Among them was the trade of McCown, which elevates rookie first-rounder Josh Freeman to the position of second quarterback behind starter Byron Leftwich. The Buccaneers will likely have Josh Johnson run the scout team in practice and give Freeman more reps in relief of Leftwich than he would have gotten had McCown remained in the picture.
"He will prepare as a number two, he'll have a chance to learn as a number two, he'll get a chance to be in the meeting rooms as a number two," said Morris. "He has to say yes to his development and how he does it. He has to catch up. He has to get it a little bit faster than you normally would as a number two and get him as many reps as we could have before. Now it has to be fast-forward training. I have more confidence in my coaching staff and we know we can get that done."
The trade of McCown ended the Bucs' four-and-a-half year relationship with the classy, competitive passer and perhaps put him in another position to battle for a starting job down the road. That was not an easy decision for the organization, nor was it easy to release Bryant, the team's kicker for the past four seasons. Bryant made 83.1% of his field goal tries from 2005-08 and almost surely would have battled Mike Nugent fiercely for the job in 2009 had he not been limited by a hamstring injury.
Bryant didn't kick in any of Tampa Bay's four preseason games and Nugent overcame a slow start to give the Bucs confidence that he could handle the job. He also kicked off well, consistently putting the ball into the end zone.
"It is always tough to cut a guy that's been on the team," said Morris of Bryant. "That's always a tough decision. We didn't get the competition that we liked at kicker. When you don't kick, it's tough to make a football team. It's always tough. The comfort level with Mike Nugent should be where it needs to be. He played well for the most part and in most of the games. He did miss a couple of kicks that we wanted him to make, but they all do. We have to deal with that. I like his mental toughness and how he finished off the preseason. There were a couple of short field goals, but they are short field goals until you miss them, and then you need them and they are important. He went out there and knocked them down, knocked down the PATs and we're going to go into the season. We will see what he can do."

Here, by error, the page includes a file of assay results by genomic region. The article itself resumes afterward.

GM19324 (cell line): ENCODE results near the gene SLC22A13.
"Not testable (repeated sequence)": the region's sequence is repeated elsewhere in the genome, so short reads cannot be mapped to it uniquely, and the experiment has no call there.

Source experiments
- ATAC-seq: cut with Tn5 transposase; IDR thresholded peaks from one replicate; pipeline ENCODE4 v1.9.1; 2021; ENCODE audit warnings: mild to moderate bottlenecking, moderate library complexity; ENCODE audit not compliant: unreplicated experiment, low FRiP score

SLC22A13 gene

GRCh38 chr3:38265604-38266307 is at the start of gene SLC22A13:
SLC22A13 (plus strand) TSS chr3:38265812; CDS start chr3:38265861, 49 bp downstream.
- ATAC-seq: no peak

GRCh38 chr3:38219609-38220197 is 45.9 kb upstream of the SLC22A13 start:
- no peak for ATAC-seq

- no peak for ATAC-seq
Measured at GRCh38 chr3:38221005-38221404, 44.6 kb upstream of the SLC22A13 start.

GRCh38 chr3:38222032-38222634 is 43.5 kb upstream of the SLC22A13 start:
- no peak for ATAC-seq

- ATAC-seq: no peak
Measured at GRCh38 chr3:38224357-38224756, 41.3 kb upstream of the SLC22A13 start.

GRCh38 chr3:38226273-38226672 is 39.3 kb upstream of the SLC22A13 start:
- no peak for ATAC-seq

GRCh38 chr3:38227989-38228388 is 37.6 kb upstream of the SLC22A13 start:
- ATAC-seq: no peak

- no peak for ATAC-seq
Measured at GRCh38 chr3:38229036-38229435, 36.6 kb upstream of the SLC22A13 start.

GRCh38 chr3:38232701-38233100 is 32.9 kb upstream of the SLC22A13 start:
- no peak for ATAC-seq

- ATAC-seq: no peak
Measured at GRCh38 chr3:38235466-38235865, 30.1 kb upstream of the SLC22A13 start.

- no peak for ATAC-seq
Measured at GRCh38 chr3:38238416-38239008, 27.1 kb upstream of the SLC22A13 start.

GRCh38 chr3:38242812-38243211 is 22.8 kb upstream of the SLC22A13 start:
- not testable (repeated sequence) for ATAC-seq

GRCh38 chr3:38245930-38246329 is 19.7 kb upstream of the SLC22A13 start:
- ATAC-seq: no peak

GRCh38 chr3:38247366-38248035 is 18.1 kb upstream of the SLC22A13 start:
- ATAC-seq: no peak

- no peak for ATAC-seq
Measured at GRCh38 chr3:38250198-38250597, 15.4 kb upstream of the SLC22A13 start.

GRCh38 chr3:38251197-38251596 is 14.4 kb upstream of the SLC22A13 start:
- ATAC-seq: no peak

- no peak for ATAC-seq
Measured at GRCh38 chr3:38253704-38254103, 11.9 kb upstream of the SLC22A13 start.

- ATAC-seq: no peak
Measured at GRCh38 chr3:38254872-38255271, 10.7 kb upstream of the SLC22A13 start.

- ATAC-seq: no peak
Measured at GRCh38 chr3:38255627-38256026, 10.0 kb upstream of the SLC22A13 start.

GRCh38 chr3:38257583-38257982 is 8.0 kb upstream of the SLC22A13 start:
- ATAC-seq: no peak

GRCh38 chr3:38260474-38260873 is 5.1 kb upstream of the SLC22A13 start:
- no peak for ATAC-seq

As for those two temporarily open spots, they could be used for virtually any position. One of the thinnest spots on the depth chart appears to be safety, thanks in large part to the fact that usual free safety starter Tanard Jackson will miss the first four games of the season on a commissioner's suspension. The only remaining safeties are Jermaine Phillips, Sabby Piscitelli and Will Allen, but Morris said he and Defensive Backs Coach Joe Baker have worked out contingency plans for all of the secondary spots utilizing the five cornerbacks who were kept. Thus, the team isn't specifically targeting a safety while combing the waiver wire, but they would be willing to alter their plans if a player becomes available who can help them.
"You have to look for the best 53," said Morris. "It's kind of like when you draft for a need, you usually end up getting the wrong guy. It's right now who helps this football team and how do they help this football team. What's best for us, what's best for the organization, what's best for everybody? That's where we are right now with the two extra spots, along with the guys that are on the roster right now that may not be."